Metropolis Magazine - Metropolis Magazine February 2010
This year’s winners paired clever interior design with the latest green technology for intimate spaces that are not just inspirational but humane.
Awards based on pretty pictures alone do a disservice to everyone.
The birthplace of Wegner, Jacobsen, and Kjærholm is still a force in design.
Amanda Levete Architects makes a big impact in a tight setting.
Liu Jiakun honors a girl who died in the 2008 earthquake in China’s Sichuan province.
A mosque in Cairo is restored for—and by—locals.
Kansas’s celebrated Studio 804 builds its most ambitious—and costly—house to date. The timing couldn’t have been worse.
PARA-Project crafts an airy retreat in a most unlikely setting.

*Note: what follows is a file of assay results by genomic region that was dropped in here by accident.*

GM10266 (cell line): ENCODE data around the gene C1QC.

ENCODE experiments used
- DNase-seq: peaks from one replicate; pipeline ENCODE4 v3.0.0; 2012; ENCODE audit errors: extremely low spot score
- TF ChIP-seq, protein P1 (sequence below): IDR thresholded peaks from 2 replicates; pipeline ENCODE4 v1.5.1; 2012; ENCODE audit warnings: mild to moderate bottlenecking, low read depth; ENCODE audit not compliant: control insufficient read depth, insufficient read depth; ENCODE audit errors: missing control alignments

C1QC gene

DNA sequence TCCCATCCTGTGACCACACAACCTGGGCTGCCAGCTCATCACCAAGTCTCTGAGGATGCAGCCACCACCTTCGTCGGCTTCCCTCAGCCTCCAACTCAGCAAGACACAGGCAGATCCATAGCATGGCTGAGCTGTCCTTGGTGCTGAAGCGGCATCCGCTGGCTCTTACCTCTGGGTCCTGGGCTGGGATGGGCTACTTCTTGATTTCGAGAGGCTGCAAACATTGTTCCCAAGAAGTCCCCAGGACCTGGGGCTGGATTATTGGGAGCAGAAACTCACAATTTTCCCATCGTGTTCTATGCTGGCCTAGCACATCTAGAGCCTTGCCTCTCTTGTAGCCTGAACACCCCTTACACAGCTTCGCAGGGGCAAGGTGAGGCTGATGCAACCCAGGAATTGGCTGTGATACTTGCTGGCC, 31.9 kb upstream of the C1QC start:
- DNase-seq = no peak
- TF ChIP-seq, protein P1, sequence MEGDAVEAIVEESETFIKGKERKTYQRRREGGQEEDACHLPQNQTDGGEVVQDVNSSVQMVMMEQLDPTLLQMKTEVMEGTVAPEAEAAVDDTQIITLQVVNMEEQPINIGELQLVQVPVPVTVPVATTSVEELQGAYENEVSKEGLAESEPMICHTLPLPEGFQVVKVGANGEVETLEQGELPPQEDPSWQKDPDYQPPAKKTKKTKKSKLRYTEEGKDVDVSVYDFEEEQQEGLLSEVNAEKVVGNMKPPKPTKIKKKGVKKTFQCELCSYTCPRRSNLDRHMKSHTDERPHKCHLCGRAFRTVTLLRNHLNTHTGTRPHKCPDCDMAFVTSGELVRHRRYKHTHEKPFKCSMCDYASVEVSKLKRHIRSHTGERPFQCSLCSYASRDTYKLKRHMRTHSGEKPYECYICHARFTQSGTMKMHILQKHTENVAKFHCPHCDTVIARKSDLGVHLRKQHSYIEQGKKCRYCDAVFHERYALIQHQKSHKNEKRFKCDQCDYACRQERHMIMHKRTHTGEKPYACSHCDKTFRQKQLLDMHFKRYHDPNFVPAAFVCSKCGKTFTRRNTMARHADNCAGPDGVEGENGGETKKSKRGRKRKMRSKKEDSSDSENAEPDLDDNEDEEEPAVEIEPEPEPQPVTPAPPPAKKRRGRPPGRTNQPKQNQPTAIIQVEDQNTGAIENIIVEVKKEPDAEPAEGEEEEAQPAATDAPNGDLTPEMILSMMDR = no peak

The legendary Wirtz garden—a horticultural experiment
of otherworldly dimensions—remains a feast for the senses.
Thanks to a citywide building effort, New Haven students are getting an up-close education in architecture.
Yale’s Kroon Hall is proof positive that aggressively green buildings—even carbon-neutral ones—don’t have to sacrifice beauty to achieve their environmental goals.
A young Bugaboo designer gets a second chance at his first assignment.
From the locally crafted interior to the wind turbines on its roof, the new offices for Zimmer Gunsul Frasca have a distinctly made-in-Portland feel.
The Design Council and the Department of Health partner to combat the spread of infection in U.K. hospitals.
The green-thumb ethos of this San Francisco eatery is perfectly reflected in its rigorously green interior design.
There’s a connection between the bag holding our columnist’s morning newspaper and the recent global climate summit.